Page:Lake Ngami.djvu/446

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contemplated, though occasionally matters of less moment are introduced."[1]

The language used by the natives on public occasions, and more especially by the chiefs, is often powerful, eloquent, shrewd, and fluent, and would do honor to the best educated European. Take the following speech as an example, which contains the address of the famous Basuto king, Mosheshe, to his people, when congratulating them on the happy event of having received three worthy missionaries among them:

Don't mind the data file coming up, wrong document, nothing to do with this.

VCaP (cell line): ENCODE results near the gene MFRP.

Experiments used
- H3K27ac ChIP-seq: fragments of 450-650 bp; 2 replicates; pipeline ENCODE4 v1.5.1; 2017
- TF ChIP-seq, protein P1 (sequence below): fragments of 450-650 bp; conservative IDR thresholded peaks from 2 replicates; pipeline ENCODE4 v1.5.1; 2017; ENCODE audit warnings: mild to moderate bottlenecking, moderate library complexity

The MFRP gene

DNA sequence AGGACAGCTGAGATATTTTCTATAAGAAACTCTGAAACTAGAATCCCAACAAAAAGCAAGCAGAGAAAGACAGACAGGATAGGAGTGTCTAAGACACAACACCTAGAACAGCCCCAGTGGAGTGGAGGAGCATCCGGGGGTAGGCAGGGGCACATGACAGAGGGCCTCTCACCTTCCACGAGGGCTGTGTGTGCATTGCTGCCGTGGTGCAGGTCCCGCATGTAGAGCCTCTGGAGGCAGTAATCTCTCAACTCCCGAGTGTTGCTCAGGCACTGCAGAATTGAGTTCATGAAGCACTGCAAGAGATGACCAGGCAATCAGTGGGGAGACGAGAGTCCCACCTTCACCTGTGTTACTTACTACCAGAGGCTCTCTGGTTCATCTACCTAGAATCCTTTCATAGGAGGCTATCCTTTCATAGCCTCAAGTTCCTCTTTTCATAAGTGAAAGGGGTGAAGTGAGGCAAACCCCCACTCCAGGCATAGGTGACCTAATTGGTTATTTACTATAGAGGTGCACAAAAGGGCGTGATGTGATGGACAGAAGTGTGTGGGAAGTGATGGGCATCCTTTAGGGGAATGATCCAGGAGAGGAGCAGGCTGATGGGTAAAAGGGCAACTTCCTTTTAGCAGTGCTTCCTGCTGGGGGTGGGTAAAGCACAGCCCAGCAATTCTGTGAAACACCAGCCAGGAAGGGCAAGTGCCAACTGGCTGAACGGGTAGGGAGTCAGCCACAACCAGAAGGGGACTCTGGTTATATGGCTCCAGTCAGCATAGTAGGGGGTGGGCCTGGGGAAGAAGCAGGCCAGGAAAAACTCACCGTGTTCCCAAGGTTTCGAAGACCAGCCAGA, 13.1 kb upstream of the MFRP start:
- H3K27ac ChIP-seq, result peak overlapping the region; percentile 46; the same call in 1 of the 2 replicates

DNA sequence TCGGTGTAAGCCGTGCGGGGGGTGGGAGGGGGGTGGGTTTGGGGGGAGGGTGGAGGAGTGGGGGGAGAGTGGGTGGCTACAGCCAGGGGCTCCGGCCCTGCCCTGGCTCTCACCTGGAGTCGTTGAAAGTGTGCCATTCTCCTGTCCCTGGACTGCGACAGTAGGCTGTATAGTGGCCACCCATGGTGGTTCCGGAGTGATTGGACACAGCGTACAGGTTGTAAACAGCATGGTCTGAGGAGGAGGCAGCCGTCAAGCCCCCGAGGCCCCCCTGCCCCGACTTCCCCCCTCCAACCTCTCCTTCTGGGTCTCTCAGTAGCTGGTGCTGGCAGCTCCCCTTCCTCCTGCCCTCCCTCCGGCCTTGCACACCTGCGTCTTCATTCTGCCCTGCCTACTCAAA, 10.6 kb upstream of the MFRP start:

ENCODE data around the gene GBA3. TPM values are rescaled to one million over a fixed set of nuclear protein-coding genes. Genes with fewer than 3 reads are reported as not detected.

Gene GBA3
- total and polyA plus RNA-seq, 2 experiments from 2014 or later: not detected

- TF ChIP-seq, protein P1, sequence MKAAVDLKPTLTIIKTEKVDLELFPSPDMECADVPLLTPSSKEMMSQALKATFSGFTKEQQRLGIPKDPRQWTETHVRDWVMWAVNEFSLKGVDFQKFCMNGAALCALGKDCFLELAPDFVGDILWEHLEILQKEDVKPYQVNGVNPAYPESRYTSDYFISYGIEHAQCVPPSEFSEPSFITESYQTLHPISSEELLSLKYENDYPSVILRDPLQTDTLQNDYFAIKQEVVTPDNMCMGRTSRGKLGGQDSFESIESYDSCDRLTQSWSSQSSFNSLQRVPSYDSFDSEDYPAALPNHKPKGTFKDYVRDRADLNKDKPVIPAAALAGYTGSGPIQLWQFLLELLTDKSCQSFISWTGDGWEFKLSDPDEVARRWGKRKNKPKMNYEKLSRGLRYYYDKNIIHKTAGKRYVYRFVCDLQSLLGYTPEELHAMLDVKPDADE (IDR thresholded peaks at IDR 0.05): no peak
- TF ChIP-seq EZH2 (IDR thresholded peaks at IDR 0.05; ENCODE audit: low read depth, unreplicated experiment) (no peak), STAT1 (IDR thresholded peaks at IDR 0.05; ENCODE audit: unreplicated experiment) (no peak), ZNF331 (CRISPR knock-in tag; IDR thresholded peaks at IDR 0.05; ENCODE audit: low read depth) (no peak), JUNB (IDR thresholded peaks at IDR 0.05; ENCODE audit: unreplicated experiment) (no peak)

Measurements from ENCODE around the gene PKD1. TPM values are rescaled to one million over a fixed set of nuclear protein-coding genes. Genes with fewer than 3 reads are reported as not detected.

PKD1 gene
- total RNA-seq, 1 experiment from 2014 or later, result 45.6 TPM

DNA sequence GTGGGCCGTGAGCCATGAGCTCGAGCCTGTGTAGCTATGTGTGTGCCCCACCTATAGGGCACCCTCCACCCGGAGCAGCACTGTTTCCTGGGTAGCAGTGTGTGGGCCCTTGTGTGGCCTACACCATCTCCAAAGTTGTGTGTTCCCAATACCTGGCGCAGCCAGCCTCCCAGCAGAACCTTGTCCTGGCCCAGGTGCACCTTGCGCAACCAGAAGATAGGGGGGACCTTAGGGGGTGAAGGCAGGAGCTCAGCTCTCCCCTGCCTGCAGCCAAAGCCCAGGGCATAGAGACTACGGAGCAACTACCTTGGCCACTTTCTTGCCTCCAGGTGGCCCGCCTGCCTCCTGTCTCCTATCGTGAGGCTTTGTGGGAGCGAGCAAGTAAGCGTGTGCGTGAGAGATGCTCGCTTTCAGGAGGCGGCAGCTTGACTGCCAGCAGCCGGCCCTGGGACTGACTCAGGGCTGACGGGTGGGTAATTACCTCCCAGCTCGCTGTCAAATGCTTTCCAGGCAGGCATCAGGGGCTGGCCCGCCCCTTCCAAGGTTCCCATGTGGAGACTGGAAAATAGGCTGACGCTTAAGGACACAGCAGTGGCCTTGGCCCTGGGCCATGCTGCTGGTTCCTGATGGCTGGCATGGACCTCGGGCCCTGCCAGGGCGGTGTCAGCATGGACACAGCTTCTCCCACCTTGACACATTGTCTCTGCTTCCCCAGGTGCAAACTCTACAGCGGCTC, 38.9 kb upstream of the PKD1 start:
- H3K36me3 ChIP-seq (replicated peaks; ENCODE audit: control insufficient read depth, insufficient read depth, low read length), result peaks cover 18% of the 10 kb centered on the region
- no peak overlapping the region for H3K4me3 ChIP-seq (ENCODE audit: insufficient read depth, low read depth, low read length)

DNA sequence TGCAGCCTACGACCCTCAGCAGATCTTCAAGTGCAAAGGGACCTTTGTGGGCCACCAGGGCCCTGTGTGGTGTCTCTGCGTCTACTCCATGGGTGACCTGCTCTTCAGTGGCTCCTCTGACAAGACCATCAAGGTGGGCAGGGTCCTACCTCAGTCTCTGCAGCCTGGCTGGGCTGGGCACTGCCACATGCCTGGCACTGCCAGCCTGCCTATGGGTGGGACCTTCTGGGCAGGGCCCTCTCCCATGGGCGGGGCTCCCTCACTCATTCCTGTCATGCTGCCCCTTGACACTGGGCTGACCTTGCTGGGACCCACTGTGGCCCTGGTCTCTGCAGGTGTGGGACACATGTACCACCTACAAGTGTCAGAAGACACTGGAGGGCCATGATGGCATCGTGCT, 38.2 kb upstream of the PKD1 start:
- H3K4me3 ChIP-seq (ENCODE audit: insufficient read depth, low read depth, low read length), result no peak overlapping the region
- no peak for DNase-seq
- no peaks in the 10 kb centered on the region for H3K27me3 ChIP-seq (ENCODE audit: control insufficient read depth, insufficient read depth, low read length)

"Rejoice, you Makare and Mokatchani! you rulers of cities, rejoice! We have all reason to rejoice on account of the news we have heard. There are a great many sayings among men. Among them some are true and some are false; but the false have remained with us and multiplied; therefore we ought to pick up carefully the truths we hear, lest they should be lost in the rubbish of lies. We are told that we have all been created by one Being, and that we all spring from one man. Sin entered man's heart when he ate

  1. Moffat.